It's weird because sometimes I feel almost ashamed taking a color photograph. Nobody told me one was better than the other, but I picked b&w somewhere along the way as the better method. What might have been an influence was that my family has tons of old black and white photographs of ancestors, relatives, etc. I love to look at them because the emotion in their faces is beautiful, and more easily noticed when there is no color distraction. I love history; maybe it's a way of paying homage to it in some form. I can't pass up photographing old buildings, trains, and the like.
S: I totally agree; B&W is my favorite medium as well. Sometimes color is required to make the statement, but all things being equal, I prefer B&W.
I know you said you had a Nikon with all the trimmings, but let's get a bit more specific; what's in your bag, and if price was not an issue, what one thing would you like to add to it?
A: I have two lenses that I use regularly. The first is the Nikkor zoom lens 18mm-200mm and the other is the Micro-Nikkor macro lens. My brother was kind enough to get me a Lensbaby, which I love. I haven't gotten around to using it much, but believe me, I will! It's so simple, and yet it really brings some cool things to a photograph.
What would I add? I'd love a good telephoto lens. In Montana, much of the land is privately owned, so you can't just go trouncing across a field, because it could be somebody's backyard. I know how annoyed my family gets when people trespass, so I try not to. I'd love a lens that allows me to get pretty much anywhere from a legal spot.
I also need a better tripod. I always have a tripod and a remote control for long exposures. I'd also like a couple of larger memory cards. You know how it is, there's always a long list of thing you want!
S: Sounds like a nice setup, and you're right; no matter what you've got, there always seems to be at least one more item that would be nice to have!
What do you suppose has been the most important factor in the development of your style and your art?
A: I would say the biggest factor that has led to way I like to take photographs is my design background. I like to work with compositions. I always hear these rules that can't be broken, and then I like to try it just because someone says not to. Like the law of thirds, which does have merit but the horizon chopping off the photo right through the middle can be powerful too. I think too many rules creates situations in which everyone's work looks like everyone else's.
Cut, Bound, and Dried
I really only have an interest in certain things. I'm not very into pictures of flowers. I think that some are definitely very beautiful and pleasing, but I wouldn't want to take pictures of them as a main object. I look at photographs like they're going to be movies about the subject. I start with what I'd want the opening shot to be, and then take a still of it. I would like to make movies. Sometimes I think film is just the only way to show what you're thinking.
S: I'm pretty much of the same mind. The "rules" are there because they work, and those just starting out would be well advised to pay attention to them while learning their craft. However, once you've got a handle on things and you know what the rules are and how and why they work, it is possible to take those rules and not so much flaunt them, as turn them inside out, reverse them, bend them to your own design. It's a fine line, but one that can pay dividends.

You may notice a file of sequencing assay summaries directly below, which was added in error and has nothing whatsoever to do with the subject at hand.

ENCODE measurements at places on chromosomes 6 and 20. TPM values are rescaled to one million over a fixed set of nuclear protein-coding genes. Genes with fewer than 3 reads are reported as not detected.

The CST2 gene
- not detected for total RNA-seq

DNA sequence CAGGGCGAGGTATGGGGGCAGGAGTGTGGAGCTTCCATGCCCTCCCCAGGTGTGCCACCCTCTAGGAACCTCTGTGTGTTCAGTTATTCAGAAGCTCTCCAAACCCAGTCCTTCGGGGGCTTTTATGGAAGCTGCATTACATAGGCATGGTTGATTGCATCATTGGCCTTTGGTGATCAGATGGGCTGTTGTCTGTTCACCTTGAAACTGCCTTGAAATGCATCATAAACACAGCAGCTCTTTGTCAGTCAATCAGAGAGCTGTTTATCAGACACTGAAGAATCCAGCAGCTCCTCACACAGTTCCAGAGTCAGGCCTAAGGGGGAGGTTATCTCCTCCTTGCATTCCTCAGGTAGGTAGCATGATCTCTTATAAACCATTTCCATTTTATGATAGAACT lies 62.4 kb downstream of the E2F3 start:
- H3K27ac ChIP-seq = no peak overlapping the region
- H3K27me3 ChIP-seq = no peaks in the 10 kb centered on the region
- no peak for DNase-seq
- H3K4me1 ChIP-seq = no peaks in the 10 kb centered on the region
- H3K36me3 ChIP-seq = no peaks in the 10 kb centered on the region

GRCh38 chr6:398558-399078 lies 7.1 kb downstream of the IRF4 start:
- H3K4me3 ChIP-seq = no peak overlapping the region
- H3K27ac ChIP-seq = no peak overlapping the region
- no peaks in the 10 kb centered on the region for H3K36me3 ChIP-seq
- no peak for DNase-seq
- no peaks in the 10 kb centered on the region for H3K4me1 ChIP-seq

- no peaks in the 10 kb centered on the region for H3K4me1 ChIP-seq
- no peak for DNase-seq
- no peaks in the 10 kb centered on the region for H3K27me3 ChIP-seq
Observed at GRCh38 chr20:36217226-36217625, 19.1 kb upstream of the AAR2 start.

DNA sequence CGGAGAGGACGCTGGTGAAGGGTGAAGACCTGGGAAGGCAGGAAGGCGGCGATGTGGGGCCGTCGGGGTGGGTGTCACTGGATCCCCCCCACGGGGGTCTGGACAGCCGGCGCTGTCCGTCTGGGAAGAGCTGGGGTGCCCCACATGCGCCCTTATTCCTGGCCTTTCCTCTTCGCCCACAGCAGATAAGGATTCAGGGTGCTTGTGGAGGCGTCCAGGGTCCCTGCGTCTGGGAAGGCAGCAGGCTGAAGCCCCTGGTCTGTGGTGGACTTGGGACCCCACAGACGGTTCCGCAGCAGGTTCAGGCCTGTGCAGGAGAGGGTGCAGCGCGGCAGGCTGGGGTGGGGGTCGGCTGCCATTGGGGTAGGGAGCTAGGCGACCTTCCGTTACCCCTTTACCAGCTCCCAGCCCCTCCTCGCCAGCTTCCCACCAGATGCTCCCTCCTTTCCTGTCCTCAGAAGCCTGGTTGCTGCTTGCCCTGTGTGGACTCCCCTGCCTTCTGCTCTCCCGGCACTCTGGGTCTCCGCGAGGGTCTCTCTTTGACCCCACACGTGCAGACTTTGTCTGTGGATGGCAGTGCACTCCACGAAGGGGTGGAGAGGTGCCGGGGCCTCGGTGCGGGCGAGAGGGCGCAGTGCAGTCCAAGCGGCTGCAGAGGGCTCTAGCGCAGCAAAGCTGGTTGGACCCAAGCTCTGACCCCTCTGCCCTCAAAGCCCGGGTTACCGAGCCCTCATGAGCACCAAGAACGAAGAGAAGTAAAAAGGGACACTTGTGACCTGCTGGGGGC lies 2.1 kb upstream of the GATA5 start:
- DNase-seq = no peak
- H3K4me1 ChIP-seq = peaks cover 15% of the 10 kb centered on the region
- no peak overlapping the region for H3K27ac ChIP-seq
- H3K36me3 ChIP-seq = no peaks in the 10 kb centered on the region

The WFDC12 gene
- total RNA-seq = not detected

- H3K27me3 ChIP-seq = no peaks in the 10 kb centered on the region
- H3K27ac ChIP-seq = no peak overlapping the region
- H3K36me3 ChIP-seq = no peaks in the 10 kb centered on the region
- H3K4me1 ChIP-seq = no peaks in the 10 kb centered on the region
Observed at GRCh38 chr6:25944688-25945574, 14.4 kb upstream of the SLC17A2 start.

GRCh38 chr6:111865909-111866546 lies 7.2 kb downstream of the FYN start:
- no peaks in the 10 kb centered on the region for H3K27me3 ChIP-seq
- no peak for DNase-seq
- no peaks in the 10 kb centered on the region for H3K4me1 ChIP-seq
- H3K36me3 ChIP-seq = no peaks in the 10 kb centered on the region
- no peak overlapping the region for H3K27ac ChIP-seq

As a photographer, I'm sure you have an appreciation for the work of others. Who are your favorite photographers and what influence would you say they've had on your work?
A: Geez, there's a lot of photography I love. I'm a big Minor White fan. Diane Arbus is great too. Portraiture is something I could really get into, and she set the bar, in my opinion.
As far as Etsy goes, there are several I love as well. SoZeSoZe is one of the shops on Etsy I loved as soon as I signed up and started looking around. He's got these great moody ocean side photos that really evoke some emotion.
I always enjoy Irene Suchocki's stuff, and of course there's always the Godfather, Ansel. I heard somebody bought some of his tin negatives at a garage sale. Man, why couldn't that have been me?
S: What does the future hold for you and photography? Where is it taking you? Where are you taking it?
A: I would like to try some different things. Portraiture is something I would like to try. Not like a portrait studio, but some candid photos of people in their lives. I know so many interesting people (in my opinion) just from growing up where I did. They are a tough people who can make it through pretty much anything just because they know they have to. They are incredibly strong, more so mentally in my opinion. It does leave scars though, and you can see it on people's faces; hard lives of physical labor and worrying.
Mother Nature can be hard to work with, but it’s part of life in Montana. I would like to approach it as a "documentation" of the last cowboy generation; I would really love the chance to do that. It's in the works. I actually photographed a guy I've known all my life; his face is full of character.
S: You know Annie, that's a project I would really like to see. Thank you so much for taking this time with me; I've really enjoyed it.
A: Thanks Steve, I enjoyed your questions.